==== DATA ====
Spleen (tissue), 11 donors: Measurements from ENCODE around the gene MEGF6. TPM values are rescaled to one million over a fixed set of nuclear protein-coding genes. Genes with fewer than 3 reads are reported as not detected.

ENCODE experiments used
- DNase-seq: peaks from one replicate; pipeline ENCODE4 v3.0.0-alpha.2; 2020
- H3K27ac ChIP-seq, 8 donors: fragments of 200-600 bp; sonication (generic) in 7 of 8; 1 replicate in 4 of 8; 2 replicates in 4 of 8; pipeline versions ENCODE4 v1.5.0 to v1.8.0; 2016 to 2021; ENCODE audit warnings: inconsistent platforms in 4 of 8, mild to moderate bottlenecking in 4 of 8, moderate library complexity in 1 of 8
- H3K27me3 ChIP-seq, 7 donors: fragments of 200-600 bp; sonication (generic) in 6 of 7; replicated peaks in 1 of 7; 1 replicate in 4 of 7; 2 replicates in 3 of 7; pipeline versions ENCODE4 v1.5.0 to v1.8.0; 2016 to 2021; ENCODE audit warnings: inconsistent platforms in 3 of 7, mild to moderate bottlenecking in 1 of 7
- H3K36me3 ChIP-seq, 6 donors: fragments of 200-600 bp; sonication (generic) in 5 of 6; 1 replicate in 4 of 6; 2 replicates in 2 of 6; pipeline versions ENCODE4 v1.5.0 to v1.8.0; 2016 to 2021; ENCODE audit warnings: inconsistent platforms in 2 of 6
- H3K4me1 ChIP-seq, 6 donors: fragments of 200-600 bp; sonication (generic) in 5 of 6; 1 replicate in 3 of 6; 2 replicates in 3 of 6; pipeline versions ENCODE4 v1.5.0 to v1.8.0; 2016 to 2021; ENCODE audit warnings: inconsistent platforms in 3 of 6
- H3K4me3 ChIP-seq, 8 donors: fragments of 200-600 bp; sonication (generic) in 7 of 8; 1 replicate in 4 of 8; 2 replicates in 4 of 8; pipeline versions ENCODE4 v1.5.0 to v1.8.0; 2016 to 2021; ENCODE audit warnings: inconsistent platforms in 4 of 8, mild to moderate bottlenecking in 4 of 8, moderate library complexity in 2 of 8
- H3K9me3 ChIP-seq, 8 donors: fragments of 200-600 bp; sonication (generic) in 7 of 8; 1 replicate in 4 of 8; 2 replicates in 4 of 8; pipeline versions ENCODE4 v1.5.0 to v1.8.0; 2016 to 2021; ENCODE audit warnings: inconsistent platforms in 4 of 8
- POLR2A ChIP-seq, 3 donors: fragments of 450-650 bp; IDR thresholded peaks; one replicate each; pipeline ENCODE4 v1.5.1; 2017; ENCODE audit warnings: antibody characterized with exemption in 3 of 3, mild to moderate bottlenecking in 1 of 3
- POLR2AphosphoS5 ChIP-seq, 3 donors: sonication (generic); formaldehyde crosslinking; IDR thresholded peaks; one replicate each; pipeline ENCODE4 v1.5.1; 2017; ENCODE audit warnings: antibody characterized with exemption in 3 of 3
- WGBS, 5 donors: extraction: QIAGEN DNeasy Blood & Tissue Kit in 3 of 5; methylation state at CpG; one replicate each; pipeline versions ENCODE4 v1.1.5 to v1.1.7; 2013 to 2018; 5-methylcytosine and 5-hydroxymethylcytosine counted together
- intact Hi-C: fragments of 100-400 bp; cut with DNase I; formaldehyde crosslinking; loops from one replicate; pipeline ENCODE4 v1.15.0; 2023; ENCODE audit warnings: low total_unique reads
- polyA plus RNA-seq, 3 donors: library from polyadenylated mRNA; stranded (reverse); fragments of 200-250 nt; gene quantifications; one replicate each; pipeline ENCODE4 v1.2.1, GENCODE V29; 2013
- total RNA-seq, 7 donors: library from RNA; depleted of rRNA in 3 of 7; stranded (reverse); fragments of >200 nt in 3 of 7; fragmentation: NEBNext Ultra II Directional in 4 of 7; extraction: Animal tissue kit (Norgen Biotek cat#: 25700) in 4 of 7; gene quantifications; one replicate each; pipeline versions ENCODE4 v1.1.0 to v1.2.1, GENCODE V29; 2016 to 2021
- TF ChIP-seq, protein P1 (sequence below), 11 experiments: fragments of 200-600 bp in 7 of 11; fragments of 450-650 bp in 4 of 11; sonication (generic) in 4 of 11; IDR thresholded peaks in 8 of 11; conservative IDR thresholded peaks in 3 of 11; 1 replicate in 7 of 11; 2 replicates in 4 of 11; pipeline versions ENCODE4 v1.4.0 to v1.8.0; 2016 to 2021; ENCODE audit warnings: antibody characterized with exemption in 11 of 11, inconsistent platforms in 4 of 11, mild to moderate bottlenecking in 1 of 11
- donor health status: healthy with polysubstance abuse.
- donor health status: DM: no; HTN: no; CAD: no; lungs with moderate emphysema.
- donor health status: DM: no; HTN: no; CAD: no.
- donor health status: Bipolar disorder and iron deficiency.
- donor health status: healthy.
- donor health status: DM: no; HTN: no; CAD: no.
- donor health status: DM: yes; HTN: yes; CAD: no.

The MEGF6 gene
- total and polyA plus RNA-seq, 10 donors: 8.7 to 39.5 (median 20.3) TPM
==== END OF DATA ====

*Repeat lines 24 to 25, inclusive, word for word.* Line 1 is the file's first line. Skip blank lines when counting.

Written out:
The MEGF6 gene
- total and polyA plus RNA-seq, 10 donors: 8.7 to 39.5 (median 20.3) TPM